She has an opportunity in this story. She can clean up her act. Why not work as an intern at the ad agency and then maybe do some fraud at night to pay her rent, then she can have a real job? She has real opportunities, so a lot of it is about who she is as a human being. She’s made to be a crook; it’s what she was designed to do.
Aside from the politics and the social issues, it’s a coming-of-age story about someone realizing what they love to do, and will continue to do regardless of how society might look upon it.
She’s someone who has lost faith in society. I agree with Emily when she challenges the expectation of the person at the internship interview that she’ll work for nothing. She feels that if she goes along with the system and plays by the rules, somewhere along the line the system will renege on its inferences of possible opportunities.
Yet, she still provokes a conflicted emotional response, because she’s both victim and perpetrator.
I don’t know how I feel about her and I wrote her. Maybe that’s the compelling thing. There are parts of her I understand and empathise with, and then there are other parts of her I think are reprehensible. I’m willing to love her as a character and see her humanity either way.
You made an interesting point a moment ago, that she’s lost hope, and the system lost hope in other people. She has, and that’s important. When you have a society that does this to people, you should expect that there are going to be people who say, “If the rules are rigged, then I’m not going to play. I’m going to play by my own rules.”
In the US we have loan officers whose sole job is to go to high schools and convince 18-year-olds to take out upwards of hundreds of thousands of dollars, sometimes private loans, to get an education. It’s incredible – 18-year-olds who aren’t old enough to drink, who aren’t old enough to take out a business loan to start their own business, but they can take out a loan from the federal government to get an education.
It’s a loan they can’t get rid of. If you can’t pay it off, it’s bankruptcy, and even if you kill yourself, with a student loan it’ll go to your next of kin. The sheer evil of that is astounding. The only way you can get your education 100% paid for in the United States is if you join the military [laughs].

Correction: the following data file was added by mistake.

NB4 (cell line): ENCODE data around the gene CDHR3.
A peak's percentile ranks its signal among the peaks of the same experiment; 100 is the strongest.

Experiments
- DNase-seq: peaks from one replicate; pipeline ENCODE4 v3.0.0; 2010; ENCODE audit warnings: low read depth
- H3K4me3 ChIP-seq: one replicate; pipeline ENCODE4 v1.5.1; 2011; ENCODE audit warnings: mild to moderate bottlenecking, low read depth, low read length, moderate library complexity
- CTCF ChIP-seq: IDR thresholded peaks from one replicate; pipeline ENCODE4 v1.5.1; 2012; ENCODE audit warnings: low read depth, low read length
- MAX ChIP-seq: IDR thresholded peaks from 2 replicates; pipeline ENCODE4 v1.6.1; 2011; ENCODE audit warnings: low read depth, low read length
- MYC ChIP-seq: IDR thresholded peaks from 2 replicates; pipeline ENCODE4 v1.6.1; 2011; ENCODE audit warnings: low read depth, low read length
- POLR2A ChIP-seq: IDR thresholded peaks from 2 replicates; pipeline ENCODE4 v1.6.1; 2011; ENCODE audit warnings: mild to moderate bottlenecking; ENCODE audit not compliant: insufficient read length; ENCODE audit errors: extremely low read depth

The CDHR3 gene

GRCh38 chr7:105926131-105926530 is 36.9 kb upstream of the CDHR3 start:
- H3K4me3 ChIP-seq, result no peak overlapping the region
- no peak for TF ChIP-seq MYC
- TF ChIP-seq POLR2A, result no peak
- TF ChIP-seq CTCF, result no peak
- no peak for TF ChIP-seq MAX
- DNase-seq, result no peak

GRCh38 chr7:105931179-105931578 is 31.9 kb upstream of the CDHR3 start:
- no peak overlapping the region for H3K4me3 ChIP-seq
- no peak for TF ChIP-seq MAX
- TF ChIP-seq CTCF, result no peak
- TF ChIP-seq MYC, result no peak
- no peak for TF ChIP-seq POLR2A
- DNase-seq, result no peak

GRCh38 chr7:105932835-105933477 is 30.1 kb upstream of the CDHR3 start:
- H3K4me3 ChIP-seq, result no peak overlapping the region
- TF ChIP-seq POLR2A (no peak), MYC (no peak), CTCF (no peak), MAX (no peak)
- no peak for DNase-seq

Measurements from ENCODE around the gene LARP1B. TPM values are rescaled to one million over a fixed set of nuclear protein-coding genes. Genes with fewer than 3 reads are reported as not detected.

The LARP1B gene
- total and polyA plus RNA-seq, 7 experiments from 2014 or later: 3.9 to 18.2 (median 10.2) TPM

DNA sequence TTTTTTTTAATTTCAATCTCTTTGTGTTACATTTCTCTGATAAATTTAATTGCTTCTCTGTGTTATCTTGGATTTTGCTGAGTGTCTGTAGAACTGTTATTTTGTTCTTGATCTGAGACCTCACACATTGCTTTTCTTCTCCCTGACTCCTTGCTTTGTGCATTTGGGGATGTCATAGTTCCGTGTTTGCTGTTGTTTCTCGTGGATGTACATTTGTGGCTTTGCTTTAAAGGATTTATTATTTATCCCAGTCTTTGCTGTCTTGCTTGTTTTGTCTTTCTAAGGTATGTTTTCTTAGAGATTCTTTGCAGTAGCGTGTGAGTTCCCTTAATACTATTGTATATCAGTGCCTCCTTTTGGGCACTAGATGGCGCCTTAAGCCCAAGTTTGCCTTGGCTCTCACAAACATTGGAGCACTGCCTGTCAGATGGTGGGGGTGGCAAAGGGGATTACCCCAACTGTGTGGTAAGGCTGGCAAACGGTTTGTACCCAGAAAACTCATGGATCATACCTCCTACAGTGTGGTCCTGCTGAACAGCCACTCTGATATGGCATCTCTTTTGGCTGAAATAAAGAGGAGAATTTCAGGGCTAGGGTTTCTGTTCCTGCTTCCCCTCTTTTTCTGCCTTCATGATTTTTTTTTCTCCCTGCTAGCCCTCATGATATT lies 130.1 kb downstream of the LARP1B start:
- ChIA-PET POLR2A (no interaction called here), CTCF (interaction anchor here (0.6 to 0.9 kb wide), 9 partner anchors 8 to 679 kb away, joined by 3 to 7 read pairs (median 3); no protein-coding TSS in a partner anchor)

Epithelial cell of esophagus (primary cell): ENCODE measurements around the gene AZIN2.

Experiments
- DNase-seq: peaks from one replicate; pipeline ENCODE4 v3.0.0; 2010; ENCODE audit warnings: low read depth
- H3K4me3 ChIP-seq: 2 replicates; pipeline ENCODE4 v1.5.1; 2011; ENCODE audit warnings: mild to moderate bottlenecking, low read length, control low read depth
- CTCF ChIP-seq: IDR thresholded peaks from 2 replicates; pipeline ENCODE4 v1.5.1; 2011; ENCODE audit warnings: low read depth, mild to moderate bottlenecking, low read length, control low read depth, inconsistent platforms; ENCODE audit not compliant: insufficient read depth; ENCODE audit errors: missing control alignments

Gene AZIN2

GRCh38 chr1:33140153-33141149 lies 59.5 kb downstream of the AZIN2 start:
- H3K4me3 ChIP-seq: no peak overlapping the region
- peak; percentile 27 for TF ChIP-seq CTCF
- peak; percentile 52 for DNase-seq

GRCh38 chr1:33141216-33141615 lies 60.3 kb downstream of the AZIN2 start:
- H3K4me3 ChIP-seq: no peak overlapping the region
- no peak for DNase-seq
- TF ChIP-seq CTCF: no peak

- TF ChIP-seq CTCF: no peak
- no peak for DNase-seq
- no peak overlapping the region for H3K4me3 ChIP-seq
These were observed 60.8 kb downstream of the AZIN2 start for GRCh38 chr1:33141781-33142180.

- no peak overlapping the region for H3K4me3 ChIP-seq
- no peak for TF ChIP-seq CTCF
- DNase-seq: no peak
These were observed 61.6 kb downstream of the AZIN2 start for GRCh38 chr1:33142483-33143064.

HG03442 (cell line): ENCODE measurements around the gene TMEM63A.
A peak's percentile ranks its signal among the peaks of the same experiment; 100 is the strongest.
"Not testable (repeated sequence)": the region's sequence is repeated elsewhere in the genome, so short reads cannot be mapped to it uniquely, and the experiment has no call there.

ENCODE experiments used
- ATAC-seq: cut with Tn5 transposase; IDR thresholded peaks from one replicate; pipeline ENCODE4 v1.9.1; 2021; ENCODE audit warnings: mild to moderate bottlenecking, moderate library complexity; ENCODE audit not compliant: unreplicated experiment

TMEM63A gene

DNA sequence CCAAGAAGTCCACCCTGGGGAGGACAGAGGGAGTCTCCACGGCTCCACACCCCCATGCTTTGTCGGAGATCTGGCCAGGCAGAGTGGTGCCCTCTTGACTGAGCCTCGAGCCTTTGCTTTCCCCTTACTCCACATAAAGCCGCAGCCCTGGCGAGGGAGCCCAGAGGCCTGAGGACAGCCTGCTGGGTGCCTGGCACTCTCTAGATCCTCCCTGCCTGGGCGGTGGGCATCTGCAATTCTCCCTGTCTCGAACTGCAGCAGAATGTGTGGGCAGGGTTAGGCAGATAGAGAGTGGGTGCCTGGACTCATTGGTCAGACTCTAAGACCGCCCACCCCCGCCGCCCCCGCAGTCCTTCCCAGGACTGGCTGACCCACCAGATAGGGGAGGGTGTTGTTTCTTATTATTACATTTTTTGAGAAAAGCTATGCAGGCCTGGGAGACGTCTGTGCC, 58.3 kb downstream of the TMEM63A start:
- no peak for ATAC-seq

If you systematically do that to people for too long, they’ll check out and say, “I don’t care about this dream anymore.”
Emily the Criminal is driven by understanding, not judgement. It’s a statement about the difficult choices people are forced to make within a broken capitalist society, and how the immoral choice does not define the person as immoral. We shouldn’t exit this film feeling we should judge her. Instead, Emily should provoke a self-reflective conversation.
If I, the filmmaker judge the character, then that leaves nothing for the audience to do – they can just walk away. By being less judgemental and even inconclusive, you’re allowing the audience to make their own decision.
When I was a little kid I stayed up too late watching The Road Warrior (George Miller, 1981) – one of my all-time favourites. […] I remember at the very end, the people get away from the bad guys, and in voiceover, we hear someone say, “We got away and everything was fine, and oh, the road warrior, we never saw him again.” The last shot is the central character we’ve been with the entire time standing alone in the middle of a road as he recedes into the distance, and it cuts to the credits. It’s the most rock ‘n’ roll ending to a movie.
You’re with him throughout this entire ordeal and the movie just leaves him, telling you we don’t know what happened to him. It’s incredible and it’s engaging because it gives the audience a great gift: now it’s yours and you get to imagine where it goes next. Is that not wonderful and magical? That’s the high watermark for my filmmaking.